Showing posts with label banking. Show all posts
Showing posts with label banking. Show all posts

Sunday, April 6, 2014

What Is A Robber Baron?

A little etymology is in order.  Fortunately, Timothy Taylor in his blog "The Conversable Economist" saves us the trouble of poring over the archives.

He explains the origin of the term in the Middle Ages here and provides some helpful examples from Nineteenth Century oratory using the term in very descriptive ways.

Where are the orators of our day?

W.C Flagg, president of the Illinois State Farmer's Association, was such an orator in his day. He explains the results of the Robber Barons' in the field of transportation: "There-by you, the citizens of a democratic-republican country, are enabled to know how cruel, relentless, and unscrupulous a thing is arbitrary power in the hands of a few. Regulation by combination means that the railroad managers are feudal lords, and that you are their serfs."

An 1870 article in Atlantic Monthly draws a picture that seems all too familiar today:

"They make money so rapidly, so easily, and in such a splendid sensational way, that they corrupt more persons by their example than they ruin by their knaveries. As compared with common rogues, they appear like Alexander or Caesar as compared with common thieves and cutthroats. As their wealth increases, our moral indignation at their method of acquiring it diminishes, and at last they steal so much that we come to look on their fortunes as conquests rather than burglaries."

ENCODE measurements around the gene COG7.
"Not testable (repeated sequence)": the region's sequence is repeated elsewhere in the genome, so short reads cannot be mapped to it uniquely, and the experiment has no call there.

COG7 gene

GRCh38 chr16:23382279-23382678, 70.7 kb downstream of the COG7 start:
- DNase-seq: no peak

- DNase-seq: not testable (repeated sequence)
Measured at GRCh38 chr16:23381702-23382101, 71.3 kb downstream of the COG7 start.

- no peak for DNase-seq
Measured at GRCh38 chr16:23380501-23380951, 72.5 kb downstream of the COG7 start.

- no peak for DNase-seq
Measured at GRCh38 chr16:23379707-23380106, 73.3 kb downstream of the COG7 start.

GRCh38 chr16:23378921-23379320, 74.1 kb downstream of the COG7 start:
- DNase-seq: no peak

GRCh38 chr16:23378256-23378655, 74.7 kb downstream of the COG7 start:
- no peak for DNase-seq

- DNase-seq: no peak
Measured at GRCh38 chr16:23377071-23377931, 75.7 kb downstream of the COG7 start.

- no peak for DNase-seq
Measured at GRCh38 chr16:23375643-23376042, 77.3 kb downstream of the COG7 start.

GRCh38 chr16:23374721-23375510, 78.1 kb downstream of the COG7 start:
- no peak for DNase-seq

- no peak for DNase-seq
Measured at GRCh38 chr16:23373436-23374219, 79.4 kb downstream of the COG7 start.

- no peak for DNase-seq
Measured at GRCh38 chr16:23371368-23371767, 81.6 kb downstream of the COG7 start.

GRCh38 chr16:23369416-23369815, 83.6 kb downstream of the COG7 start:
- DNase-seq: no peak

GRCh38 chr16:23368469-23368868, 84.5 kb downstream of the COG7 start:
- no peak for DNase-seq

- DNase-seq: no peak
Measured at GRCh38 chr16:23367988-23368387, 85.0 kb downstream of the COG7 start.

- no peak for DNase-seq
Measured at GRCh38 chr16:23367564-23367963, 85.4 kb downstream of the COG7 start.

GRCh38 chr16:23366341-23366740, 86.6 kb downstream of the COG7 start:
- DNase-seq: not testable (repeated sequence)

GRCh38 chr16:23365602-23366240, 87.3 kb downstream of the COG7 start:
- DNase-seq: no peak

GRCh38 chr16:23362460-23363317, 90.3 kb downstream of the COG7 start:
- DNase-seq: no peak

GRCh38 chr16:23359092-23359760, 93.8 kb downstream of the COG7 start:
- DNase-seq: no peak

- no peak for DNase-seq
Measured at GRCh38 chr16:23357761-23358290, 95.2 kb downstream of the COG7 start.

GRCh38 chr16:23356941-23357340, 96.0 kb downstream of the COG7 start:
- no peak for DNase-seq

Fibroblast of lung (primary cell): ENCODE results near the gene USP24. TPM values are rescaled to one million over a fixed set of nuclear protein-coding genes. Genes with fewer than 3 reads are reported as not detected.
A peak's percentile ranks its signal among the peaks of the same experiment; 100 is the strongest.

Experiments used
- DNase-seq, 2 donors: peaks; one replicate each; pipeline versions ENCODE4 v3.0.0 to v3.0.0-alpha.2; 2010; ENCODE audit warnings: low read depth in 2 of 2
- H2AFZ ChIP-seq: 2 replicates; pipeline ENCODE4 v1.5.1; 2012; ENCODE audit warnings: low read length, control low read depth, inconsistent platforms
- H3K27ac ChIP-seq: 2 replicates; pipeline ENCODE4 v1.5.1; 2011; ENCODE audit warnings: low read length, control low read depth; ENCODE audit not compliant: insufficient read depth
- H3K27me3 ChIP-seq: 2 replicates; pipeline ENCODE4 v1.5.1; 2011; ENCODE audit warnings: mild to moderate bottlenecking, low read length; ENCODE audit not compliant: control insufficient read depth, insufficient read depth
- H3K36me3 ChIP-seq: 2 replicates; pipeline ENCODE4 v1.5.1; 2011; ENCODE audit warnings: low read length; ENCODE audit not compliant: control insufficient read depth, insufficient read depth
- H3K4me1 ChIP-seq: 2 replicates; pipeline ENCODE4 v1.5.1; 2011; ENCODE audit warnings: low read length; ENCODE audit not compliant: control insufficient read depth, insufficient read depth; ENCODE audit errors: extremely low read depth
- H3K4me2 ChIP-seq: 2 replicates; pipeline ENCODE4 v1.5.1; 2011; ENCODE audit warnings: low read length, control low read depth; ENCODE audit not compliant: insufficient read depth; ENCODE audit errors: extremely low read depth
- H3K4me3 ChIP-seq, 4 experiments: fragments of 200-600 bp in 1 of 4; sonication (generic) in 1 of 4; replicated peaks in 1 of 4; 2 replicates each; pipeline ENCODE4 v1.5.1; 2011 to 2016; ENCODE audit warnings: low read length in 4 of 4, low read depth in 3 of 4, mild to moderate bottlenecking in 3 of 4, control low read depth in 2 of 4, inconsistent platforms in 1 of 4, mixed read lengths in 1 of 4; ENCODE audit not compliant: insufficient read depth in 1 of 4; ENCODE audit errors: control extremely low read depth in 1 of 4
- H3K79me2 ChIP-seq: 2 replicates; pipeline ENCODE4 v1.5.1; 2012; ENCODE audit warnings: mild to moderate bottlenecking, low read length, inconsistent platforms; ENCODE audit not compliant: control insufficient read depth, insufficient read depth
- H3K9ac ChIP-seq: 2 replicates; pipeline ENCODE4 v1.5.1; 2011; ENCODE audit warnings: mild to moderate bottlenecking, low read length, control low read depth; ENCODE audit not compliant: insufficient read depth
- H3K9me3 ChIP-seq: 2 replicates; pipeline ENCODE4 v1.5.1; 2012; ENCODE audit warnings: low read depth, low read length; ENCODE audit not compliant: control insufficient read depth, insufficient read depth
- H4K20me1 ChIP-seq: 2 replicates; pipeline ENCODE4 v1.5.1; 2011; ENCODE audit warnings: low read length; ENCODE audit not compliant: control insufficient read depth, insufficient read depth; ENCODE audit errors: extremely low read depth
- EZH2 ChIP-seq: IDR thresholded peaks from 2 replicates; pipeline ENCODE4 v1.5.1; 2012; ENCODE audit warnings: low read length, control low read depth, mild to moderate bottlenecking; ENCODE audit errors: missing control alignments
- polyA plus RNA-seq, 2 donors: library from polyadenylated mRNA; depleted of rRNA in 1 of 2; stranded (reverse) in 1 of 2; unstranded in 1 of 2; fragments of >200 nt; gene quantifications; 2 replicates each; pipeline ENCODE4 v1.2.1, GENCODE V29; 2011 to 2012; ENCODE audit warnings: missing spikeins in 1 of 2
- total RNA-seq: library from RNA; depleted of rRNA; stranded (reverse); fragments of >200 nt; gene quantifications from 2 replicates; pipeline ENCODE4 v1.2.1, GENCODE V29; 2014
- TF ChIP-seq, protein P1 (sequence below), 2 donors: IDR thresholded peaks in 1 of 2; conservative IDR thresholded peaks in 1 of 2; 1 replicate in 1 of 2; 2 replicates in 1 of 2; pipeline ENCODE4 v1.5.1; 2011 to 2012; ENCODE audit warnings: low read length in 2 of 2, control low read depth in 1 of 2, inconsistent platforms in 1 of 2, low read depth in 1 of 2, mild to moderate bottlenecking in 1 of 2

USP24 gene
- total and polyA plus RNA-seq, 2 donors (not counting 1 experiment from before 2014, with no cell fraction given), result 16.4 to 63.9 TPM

The article might have been referring to the practice of high frequency trading, where margins of time in microseconds result in vast stock trading fortunes as described this week in the New York Times. In times past, such people were also described as parasites. 

Tuesday, March 19, 2013

How Cyprus Affects Europe

Here's a pretty straight report on what's wrong with Europe's approach to Cyprus.

Bottom line: the European Central Bank and IMF are practically inviting a run on European banks.

It may take awhile to develop, but it will be hard to turn around. Then what will happen to the Europe project?

Monday, March 18, 2013

Bank Heist In Cyprus Threatens Eurozone

Over the weekend, IMF, ECB and Cyprus banking officials agreed to a plan to swipe depositor's funds to pay for a bailout. Small depositors rush to get their funds out of banks. The mattress looks safer. Will this trigger a run on banks in other European countries?

More evidence that the Eurozone is a flawed monetary union.

What can they be thinking.

Germany remains confident in austerity.

One view of the decision:

Sunday, March 17, 2013

World Wide Shortages: Wisdom, Compassion, Humanity

"Do you not know, my son, with how little wisdom the world is governed?"

Axel Oxenstierna, Chancellor of Sweden to his son (1648).

I reflect on this quote from time to time and conclude that nothing has changed since 1648. That was about two decades before my first European ancestor arrived in Virginia.

I would like to believe that the American Experience has added to the world's stock of wisdom, but the more I study our own history, the less my confidence in that hope.

Still, I think it is at least a mixed bag. Some wisdom, some foolishness, some downright selfishness and inhumanity.

Today's Washington Post  has a very illuminating article on the SNAP program (formerly known as Food Stamps) in Woonsocket, Rhode Island. The article is worth reading for a number of reasons. First, it illuminates the amount of work that poor families have to go through to take advantage of SNAP. more importantly, it makes it clear that SNAP is much more than a program assisting individuals and families. It keeps whole communities alive.